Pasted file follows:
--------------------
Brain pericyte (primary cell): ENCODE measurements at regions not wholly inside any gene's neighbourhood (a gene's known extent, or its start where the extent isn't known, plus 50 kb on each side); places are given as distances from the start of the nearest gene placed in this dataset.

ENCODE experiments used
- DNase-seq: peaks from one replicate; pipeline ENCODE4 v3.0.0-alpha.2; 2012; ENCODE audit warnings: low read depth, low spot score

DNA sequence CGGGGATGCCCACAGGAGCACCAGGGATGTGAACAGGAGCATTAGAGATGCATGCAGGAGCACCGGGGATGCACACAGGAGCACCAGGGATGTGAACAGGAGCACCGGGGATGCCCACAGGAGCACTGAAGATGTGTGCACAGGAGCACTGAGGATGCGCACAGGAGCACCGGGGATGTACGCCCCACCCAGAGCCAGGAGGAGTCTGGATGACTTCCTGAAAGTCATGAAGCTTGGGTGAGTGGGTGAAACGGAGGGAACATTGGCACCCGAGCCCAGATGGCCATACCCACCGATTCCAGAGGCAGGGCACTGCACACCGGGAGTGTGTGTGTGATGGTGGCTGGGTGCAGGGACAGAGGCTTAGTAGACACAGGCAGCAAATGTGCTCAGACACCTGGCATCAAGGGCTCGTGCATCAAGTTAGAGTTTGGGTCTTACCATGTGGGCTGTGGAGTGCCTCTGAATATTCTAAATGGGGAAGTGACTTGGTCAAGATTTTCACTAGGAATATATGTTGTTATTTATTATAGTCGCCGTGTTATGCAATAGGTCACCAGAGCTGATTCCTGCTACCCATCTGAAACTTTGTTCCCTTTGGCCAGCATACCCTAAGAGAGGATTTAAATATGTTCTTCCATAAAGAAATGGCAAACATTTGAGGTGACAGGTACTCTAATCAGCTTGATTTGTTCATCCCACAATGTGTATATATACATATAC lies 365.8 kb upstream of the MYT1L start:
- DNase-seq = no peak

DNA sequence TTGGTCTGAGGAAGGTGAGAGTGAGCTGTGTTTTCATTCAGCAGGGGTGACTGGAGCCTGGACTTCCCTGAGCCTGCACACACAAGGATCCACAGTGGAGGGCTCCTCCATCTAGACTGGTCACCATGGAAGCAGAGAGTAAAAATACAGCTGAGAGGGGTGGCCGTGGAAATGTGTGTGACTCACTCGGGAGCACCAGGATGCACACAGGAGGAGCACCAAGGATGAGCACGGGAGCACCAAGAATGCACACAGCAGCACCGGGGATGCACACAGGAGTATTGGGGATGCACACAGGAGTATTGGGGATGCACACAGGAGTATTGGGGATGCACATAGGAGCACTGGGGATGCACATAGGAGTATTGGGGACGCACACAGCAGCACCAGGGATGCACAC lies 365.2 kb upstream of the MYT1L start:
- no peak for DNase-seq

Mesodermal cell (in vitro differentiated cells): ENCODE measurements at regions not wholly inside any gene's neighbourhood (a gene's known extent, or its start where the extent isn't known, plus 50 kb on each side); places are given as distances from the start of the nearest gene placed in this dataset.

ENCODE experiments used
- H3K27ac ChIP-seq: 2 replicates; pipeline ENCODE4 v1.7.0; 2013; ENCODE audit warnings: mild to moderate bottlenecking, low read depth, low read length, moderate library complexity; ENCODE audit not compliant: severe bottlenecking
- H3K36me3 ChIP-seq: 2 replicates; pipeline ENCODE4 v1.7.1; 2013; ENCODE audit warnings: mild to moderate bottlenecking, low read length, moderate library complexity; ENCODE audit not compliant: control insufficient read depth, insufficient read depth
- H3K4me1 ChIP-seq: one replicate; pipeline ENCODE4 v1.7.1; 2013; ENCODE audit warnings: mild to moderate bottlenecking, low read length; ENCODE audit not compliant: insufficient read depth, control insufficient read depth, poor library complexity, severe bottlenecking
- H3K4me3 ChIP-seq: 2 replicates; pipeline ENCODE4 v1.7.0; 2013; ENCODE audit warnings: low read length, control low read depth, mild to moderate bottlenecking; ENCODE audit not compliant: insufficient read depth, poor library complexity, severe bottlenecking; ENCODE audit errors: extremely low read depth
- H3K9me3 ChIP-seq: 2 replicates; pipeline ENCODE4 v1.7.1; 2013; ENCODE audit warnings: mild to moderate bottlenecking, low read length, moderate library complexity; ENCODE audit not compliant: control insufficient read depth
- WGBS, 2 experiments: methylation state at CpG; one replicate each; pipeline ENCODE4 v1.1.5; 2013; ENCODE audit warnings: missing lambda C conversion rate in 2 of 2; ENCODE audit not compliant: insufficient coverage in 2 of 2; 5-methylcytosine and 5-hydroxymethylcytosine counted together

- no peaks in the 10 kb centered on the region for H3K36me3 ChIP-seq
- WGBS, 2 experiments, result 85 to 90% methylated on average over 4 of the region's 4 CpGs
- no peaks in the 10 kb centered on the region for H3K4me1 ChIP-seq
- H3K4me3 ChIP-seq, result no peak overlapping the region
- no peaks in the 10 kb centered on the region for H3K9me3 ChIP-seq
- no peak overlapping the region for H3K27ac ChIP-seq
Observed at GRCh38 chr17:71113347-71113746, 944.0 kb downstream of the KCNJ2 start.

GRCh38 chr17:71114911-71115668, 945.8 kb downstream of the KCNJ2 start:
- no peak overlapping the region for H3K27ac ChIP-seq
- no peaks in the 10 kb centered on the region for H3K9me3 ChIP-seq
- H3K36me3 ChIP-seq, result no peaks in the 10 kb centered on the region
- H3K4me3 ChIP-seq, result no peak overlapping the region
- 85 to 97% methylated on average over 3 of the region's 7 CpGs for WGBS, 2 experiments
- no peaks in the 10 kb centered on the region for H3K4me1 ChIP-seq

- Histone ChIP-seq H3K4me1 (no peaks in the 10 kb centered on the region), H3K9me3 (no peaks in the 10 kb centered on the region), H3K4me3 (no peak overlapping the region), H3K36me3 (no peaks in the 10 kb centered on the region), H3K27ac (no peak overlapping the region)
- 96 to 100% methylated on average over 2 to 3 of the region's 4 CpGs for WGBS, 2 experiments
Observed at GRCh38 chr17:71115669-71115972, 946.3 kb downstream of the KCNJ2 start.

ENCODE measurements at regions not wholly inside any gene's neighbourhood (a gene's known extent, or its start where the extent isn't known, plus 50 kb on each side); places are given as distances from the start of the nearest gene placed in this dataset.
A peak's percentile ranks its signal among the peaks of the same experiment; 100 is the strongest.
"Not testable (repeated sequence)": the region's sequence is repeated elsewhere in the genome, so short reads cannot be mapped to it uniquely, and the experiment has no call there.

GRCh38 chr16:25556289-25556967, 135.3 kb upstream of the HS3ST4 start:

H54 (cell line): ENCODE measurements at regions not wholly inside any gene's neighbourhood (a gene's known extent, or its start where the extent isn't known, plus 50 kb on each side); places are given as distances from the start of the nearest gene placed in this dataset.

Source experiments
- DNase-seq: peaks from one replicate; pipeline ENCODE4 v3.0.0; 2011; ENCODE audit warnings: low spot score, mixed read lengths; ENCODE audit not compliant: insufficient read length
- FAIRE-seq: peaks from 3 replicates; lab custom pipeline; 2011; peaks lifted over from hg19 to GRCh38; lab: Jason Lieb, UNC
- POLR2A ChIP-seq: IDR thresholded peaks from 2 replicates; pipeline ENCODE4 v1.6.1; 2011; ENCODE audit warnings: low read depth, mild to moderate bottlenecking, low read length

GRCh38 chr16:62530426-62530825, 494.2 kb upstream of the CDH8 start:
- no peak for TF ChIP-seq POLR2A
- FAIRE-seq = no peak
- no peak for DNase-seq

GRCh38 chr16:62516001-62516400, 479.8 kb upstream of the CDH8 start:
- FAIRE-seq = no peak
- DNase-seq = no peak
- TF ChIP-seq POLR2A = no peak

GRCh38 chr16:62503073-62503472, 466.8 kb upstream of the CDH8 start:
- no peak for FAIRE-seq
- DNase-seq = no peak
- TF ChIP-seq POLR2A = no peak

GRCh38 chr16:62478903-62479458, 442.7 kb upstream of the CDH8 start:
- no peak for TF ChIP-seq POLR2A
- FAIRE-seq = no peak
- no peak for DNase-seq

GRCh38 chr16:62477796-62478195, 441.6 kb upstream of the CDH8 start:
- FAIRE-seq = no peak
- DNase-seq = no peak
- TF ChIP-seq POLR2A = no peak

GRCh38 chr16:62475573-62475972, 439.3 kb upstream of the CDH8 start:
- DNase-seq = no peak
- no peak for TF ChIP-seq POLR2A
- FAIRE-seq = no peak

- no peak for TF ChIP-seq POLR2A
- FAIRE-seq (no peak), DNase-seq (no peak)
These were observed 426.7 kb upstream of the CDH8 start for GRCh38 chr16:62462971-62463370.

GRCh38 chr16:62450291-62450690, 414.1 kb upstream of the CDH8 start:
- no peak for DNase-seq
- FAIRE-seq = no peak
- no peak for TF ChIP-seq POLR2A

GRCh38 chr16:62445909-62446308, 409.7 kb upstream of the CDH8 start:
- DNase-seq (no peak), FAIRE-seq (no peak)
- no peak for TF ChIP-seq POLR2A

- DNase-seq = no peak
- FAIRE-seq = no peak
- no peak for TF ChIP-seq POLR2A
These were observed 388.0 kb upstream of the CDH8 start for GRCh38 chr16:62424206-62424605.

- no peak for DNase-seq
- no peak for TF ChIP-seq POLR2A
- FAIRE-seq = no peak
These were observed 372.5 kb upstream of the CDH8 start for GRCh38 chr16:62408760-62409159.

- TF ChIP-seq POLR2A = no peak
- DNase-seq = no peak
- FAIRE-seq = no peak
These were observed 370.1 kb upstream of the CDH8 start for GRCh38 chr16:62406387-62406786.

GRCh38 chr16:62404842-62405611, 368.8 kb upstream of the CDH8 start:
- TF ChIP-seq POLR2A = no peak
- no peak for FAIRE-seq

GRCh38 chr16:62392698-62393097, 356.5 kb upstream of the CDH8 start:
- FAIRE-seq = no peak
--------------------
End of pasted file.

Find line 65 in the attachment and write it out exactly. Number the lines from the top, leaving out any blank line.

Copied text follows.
- FAIRE-seq = no peak